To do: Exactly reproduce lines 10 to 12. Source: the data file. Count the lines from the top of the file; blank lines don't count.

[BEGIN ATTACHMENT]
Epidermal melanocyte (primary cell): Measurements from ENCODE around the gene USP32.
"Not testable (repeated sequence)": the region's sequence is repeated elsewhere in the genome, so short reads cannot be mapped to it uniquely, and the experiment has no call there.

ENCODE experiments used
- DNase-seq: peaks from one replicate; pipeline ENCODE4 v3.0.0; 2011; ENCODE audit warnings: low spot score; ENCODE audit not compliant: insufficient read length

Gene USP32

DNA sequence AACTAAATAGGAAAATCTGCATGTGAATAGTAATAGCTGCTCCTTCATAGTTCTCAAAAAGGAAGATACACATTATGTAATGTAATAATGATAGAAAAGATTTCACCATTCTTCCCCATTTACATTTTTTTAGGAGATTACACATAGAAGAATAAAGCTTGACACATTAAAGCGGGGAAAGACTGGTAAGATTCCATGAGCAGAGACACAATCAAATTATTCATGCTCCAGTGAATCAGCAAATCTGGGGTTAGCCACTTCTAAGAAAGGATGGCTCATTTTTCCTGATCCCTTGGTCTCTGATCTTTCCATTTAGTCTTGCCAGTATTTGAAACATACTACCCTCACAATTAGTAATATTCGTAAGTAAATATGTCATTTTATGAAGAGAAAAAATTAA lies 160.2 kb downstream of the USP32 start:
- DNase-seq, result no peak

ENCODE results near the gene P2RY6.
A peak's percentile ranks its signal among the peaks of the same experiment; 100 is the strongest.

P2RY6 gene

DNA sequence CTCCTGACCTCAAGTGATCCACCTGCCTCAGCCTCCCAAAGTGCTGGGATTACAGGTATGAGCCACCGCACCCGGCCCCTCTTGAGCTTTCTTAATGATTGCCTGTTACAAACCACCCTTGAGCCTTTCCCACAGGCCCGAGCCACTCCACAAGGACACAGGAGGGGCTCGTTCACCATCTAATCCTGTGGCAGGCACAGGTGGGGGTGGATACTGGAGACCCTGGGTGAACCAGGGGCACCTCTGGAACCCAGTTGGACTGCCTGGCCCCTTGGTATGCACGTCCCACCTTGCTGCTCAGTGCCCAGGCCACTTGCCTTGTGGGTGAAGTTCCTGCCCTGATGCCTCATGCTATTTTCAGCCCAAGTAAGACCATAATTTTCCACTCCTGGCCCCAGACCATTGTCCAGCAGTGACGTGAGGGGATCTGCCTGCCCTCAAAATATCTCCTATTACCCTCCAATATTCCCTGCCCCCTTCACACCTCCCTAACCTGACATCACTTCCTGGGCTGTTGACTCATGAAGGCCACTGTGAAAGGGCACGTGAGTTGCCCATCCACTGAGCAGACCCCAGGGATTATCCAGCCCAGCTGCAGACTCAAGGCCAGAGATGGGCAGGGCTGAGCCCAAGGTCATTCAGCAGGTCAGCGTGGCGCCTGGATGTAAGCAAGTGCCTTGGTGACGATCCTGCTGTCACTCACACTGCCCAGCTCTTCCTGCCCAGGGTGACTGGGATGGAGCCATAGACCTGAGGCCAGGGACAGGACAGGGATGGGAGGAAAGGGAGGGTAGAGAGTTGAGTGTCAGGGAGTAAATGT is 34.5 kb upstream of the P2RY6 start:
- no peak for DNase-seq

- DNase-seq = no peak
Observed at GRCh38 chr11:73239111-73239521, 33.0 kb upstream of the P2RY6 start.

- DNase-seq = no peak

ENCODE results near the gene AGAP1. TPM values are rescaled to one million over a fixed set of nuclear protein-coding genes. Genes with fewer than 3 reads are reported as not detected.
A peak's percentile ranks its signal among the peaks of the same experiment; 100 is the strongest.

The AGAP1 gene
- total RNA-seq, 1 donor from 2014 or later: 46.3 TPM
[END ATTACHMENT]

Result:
P2RY6 gene

DNA sequence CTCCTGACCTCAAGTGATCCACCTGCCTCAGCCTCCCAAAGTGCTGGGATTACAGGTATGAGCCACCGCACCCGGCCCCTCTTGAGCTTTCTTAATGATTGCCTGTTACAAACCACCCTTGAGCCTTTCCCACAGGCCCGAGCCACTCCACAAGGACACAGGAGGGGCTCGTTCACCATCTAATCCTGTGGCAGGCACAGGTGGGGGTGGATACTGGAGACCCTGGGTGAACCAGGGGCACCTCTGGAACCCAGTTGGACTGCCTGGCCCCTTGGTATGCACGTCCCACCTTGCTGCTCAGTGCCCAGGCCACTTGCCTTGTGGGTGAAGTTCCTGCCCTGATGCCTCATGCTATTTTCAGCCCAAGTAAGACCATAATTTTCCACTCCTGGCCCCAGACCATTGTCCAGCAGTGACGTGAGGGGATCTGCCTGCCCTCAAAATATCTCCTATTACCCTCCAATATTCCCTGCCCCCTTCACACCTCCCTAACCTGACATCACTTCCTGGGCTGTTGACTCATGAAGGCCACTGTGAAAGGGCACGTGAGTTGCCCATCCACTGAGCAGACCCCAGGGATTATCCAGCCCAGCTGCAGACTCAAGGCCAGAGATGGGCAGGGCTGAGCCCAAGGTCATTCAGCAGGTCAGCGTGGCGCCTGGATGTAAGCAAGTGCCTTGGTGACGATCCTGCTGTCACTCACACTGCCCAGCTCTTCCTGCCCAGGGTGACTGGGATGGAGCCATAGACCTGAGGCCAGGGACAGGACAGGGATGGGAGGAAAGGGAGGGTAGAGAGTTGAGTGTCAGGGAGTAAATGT is 34.5 kb upstream of the P2RY6 start:
- no peak for DNase-seq